First-Rate Rossini; OPERA
Byline: FIONA MADDOCKS
La Cenerentola Glyndebourne
ECSTATIC cheers erupted as the curtain fell on Sir Peter Hall's new staging of La Cenerentola, which opened Glyndebourne's new season. He first directed there 35 years ago, became artistic director, fell out and left. Now he's back, a welcomed prodigal grandpapa, tackling his first Rossini and teaming up with Vladimir Jurowski, the company's youthful Russian music director.
The partnership works. Hall has said that he is playing this comic opera straight. In a sense, it's the only path to take, since the endlessly expressive music brims with jokes. Ensembles tie themselves in knots, grown men sing cheep-cheep, ding-dong doggerel and an air of lunacy prevails.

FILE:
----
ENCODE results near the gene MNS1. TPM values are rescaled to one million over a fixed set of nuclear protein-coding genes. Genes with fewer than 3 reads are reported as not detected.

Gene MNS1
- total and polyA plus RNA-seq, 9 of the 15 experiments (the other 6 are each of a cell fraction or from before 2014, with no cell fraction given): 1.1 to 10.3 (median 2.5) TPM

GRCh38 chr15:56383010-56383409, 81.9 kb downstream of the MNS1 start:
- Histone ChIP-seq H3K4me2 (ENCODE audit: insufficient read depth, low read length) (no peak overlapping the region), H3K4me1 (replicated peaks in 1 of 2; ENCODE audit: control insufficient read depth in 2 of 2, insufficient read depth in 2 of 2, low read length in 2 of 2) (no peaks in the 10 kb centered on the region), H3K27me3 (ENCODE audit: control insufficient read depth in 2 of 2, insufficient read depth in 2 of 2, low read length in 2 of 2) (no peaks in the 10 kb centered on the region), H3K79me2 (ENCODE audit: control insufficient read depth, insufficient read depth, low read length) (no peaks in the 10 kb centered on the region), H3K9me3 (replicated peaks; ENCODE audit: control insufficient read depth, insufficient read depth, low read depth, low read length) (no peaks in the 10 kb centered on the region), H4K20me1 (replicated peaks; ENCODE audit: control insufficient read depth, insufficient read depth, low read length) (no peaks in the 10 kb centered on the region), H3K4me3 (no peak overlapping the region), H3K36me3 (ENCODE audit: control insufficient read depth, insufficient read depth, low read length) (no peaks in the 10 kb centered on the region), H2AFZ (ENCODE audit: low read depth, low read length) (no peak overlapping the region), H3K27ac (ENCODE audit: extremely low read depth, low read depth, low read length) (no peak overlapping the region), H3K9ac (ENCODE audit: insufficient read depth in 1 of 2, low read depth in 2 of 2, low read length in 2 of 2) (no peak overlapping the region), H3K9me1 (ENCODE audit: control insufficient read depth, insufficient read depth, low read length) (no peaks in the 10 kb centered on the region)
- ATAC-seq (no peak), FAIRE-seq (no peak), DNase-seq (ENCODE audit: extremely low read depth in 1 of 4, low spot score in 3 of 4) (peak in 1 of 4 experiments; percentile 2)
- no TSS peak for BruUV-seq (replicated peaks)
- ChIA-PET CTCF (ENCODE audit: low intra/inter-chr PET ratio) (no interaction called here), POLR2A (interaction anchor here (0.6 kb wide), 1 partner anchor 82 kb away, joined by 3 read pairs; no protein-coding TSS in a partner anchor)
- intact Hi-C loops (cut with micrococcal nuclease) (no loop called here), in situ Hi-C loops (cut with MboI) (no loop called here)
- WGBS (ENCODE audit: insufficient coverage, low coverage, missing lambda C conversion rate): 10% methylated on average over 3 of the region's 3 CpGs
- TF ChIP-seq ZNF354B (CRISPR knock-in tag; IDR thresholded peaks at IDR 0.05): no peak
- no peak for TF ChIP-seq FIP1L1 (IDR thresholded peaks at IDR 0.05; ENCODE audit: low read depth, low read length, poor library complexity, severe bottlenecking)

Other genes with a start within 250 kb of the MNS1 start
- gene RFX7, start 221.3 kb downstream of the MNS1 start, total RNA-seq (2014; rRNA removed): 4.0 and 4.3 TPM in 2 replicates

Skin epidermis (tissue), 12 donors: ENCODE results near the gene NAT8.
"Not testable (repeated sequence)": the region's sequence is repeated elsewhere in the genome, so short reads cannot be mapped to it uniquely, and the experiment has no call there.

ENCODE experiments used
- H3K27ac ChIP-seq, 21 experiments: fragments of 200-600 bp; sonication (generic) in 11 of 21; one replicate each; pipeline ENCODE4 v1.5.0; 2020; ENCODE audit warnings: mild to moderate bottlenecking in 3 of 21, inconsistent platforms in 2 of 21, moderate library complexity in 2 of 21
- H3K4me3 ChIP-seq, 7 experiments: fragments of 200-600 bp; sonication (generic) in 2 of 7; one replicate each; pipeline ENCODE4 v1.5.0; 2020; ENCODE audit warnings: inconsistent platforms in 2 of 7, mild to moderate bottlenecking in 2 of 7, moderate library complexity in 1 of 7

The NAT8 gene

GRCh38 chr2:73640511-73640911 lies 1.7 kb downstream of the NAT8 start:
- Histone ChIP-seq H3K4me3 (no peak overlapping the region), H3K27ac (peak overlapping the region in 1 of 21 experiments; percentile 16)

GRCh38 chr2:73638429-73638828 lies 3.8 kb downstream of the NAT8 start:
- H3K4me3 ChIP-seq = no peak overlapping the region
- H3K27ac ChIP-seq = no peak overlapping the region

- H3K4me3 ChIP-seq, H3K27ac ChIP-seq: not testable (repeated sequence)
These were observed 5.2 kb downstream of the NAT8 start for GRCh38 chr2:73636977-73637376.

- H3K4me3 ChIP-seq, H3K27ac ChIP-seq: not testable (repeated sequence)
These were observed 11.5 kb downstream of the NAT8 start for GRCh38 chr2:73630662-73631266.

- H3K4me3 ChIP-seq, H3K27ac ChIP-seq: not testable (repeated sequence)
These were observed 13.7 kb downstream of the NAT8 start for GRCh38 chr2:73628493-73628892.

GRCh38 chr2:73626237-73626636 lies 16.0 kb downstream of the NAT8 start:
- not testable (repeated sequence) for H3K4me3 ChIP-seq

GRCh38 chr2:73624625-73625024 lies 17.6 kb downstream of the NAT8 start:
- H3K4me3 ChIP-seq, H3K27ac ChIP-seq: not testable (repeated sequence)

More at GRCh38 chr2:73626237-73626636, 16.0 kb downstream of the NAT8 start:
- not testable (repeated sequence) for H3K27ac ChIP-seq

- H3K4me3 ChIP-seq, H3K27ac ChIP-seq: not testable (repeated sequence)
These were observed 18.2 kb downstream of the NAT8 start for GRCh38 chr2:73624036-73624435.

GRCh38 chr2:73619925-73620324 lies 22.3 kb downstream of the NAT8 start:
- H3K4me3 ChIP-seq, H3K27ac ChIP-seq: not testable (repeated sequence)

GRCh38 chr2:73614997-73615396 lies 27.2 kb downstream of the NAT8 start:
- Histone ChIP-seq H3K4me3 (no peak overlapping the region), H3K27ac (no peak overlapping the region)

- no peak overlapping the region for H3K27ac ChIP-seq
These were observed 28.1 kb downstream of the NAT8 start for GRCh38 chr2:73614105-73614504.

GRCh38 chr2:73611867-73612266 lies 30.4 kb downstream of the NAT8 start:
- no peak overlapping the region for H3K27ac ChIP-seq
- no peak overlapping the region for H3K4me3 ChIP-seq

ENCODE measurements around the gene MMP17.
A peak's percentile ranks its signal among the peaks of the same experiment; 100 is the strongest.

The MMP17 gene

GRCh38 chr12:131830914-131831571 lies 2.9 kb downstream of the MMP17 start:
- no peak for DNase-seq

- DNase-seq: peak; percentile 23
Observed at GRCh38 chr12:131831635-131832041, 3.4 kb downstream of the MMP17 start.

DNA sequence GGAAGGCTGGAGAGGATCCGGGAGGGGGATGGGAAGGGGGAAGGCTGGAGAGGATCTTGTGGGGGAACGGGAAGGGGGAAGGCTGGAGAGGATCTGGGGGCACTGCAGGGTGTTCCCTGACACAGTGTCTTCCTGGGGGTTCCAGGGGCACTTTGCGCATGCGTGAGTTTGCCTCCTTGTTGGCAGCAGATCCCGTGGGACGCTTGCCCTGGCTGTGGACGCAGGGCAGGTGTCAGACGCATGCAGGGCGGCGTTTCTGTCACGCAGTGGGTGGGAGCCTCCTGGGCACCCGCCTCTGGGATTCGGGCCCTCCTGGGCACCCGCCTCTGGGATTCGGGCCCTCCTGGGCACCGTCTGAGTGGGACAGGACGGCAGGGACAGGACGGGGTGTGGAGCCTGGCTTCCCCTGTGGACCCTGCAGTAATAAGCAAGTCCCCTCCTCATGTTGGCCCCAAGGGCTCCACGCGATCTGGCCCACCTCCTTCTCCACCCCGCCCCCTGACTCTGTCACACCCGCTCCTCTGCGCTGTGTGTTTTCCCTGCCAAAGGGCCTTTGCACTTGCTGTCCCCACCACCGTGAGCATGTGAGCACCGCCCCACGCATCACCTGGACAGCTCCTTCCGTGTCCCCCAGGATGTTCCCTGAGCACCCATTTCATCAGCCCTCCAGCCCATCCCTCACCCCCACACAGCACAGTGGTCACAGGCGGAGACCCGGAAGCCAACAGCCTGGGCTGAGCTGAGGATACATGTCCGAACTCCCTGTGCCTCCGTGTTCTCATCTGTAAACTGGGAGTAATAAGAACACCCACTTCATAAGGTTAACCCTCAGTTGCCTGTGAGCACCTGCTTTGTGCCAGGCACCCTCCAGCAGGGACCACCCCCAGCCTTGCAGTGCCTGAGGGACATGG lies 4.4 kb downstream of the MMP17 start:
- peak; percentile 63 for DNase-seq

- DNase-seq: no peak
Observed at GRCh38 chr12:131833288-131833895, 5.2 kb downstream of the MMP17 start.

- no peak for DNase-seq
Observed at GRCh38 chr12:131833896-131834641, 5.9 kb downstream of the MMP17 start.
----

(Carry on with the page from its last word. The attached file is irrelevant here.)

Hall's answer is to exercise restraint, even in the mad set pieces. After a slowish start, with some opening night nerves in evidence, this sober approach turned out to be sharp and amusing.
This is Rossini's version of Cinderella, in which fairy godmother and glass slipper have been excised and replaced with class warfare and social comment.
Poor Cinders, here called Angelina, has ambitions from the start. The sisters, spunkily sung by Raquela Sheeran and Lucia Cirillo, are coquettish and far from ugly, puzzlingly happy to greet strangers in their underwear.
Hildegard Bechtler's naturalistic designs, somewhat obtrusively lit by Peter Mumford, opened with a Chardin-esque kitchen, carefully observed if necessarily drab. …